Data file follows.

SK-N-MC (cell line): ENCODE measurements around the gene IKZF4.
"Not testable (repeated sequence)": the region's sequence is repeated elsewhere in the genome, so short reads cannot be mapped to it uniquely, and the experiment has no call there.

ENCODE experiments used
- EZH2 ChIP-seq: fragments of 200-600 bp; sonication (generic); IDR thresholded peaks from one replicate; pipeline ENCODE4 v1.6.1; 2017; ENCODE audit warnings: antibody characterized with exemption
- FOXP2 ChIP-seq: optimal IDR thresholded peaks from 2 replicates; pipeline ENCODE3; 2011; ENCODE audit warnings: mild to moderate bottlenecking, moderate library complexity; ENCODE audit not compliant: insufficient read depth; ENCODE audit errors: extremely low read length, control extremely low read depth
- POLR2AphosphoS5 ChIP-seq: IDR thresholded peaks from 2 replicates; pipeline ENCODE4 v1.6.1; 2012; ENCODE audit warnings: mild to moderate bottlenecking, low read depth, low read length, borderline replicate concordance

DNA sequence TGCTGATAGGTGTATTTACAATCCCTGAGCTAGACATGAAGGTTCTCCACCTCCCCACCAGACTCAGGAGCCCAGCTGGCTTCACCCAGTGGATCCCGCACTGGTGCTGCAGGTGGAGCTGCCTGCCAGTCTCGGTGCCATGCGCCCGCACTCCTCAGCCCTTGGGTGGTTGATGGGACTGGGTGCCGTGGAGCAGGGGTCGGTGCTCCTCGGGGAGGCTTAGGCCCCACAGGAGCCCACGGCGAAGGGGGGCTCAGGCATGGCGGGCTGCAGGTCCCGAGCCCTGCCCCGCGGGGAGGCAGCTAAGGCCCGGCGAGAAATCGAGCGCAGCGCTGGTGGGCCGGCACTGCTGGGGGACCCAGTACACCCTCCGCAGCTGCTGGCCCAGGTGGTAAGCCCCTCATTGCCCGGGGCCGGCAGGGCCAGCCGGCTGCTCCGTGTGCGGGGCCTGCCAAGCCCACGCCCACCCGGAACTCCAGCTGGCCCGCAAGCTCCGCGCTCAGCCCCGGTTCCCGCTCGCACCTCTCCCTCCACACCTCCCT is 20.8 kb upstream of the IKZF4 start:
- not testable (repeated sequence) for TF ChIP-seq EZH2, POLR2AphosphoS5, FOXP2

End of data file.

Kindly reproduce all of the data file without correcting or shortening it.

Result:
SK-N-MC (cell line): ENCODE measurements around the gene IKZF4.
"Not testable (repeated sequence)": the region's sequence is repeated elsewhere in the genome, so short reads cannot be mapped to it uniquely, and the experiment has no call there.

ENCODE experiments used
- EZH2 ChIP-seq: fragments of 200-600 bp; sonication (generic); IDR thresholded peaks from one replicate; pipeline ENCODE4 v1.6.1; 2017; ENCODE audit warnings: antibody characterized with exemption
- FOXP2 ChIP-seq: optimal IDR thresholded peaks from 2 replicates; pipeline ENCODE3; 2011; ENCODE audit warnings: mild to moderate bottlenecking, moderate library complexity; ENCODE audit not compliant: insufficient read depth; ENCODE audit errors: extremely low read length, control extremely low read depth
- POLR2AphosphoS5 ChIP-seq: IDR thresholded peaks from 2 replicates; pipeline ENCODE4 v1.6.1; 2012; ENCODE audit warnings: mild to moderate bottlenecking, low read depth, low read length, borderline replicate concordance

DNA sequence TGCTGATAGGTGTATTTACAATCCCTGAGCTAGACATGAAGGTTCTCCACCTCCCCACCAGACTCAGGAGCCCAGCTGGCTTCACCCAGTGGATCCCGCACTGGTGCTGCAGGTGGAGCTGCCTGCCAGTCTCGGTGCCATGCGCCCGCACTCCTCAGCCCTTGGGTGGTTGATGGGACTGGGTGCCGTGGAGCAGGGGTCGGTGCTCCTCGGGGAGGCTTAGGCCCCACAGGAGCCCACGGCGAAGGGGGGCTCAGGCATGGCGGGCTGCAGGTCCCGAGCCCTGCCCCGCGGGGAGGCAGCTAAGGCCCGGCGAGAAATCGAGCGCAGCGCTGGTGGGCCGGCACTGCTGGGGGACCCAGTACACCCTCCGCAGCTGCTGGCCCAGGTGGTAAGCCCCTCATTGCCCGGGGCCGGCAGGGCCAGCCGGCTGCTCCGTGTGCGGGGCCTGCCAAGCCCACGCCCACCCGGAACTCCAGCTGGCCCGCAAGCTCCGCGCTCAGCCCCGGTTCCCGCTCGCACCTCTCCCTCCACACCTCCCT is 20.8 kb upstream of the IKZF4 start:
- not testable (repeated sequence) for TF ChIP-seq EZH2, POLR2AphosphoS5, FOXP2